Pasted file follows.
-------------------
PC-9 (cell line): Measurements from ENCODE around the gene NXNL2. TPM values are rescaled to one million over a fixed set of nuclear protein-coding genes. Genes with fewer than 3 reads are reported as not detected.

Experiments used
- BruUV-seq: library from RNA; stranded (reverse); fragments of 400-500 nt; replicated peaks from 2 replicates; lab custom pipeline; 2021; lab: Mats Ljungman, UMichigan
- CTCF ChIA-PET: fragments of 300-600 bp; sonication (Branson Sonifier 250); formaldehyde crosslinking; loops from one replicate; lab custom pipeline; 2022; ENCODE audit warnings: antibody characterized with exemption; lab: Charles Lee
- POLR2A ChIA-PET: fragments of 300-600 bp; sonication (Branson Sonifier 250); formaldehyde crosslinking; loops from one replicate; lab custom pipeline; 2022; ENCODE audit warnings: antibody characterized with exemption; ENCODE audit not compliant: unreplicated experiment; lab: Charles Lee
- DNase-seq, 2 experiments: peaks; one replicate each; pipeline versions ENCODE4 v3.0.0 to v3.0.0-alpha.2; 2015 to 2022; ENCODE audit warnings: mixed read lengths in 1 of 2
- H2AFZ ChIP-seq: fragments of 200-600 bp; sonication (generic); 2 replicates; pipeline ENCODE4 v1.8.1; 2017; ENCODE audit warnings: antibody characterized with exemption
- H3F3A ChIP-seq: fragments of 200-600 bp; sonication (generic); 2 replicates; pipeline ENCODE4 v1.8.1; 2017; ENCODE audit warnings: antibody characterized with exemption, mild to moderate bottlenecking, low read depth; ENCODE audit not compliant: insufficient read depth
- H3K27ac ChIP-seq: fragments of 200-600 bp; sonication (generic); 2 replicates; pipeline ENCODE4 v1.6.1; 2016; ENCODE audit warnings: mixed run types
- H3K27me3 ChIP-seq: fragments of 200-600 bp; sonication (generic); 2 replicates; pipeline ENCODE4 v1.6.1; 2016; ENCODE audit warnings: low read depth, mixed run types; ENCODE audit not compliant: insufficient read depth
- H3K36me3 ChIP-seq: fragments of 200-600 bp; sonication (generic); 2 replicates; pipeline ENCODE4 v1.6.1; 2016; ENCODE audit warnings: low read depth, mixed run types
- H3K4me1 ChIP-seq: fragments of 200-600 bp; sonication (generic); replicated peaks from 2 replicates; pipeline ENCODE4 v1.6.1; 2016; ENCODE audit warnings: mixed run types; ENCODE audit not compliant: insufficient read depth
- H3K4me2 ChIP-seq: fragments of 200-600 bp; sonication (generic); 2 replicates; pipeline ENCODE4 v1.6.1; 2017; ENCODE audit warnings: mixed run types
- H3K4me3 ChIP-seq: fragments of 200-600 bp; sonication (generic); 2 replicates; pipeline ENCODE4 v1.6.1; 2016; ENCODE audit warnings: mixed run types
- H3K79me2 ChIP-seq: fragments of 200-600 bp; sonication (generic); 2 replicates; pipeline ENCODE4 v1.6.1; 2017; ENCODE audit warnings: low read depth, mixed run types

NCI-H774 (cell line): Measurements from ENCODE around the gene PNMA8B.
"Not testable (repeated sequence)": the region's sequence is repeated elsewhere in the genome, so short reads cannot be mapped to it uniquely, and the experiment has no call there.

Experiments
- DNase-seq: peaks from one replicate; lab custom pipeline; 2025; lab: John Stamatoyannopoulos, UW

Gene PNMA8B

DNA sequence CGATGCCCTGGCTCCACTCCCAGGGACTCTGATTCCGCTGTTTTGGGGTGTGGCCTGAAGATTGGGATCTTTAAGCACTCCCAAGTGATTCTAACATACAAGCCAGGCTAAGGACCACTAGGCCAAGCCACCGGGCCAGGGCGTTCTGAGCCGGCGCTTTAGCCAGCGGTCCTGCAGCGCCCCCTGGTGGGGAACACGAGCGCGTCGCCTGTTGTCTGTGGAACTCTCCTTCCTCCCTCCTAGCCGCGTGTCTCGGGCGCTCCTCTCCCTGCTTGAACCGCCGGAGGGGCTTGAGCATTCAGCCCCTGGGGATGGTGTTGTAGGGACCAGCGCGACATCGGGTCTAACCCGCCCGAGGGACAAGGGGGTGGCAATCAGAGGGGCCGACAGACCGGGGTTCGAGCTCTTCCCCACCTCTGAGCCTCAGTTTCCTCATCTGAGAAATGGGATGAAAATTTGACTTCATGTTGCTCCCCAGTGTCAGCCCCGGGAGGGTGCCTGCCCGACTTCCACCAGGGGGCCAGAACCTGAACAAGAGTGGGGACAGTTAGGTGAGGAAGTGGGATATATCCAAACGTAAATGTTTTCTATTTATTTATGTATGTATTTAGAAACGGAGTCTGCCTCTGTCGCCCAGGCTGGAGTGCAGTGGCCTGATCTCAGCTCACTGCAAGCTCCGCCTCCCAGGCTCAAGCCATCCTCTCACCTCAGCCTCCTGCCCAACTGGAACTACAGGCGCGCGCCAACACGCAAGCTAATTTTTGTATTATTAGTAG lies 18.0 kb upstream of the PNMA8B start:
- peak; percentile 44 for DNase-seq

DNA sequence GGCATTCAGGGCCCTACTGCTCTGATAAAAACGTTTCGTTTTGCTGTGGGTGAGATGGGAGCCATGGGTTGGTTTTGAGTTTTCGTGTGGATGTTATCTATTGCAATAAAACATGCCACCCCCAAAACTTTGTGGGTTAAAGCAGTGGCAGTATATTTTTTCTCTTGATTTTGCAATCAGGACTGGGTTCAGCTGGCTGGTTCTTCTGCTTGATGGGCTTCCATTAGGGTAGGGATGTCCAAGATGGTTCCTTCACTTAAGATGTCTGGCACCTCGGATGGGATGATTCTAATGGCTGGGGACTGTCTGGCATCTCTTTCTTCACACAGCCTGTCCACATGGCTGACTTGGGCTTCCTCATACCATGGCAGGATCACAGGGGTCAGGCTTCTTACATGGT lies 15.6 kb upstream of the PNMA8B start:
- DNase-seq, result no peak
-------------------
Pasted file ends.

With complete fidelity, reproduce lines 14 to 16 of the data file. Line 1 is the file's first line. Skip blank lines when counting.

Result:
- H3K4me3 ChIP-seq: fragments of 200-600 bp; sonication (generic); 2 replicates; pipeline ENCODE4 v1.6.1; 2016; ENCODE audit warnings: mixed run types
- H3K79me2 ChIP-seq: fragments of 200-600 bp; sonication (generic); 2 replicates; pipeline ENCODE4 v1.6.1; 2017; ENCODE audit warnings: low read depth, mixed run types

NCI-H774 (cell line): Measurements from ENCODE around the gene PNMA8B.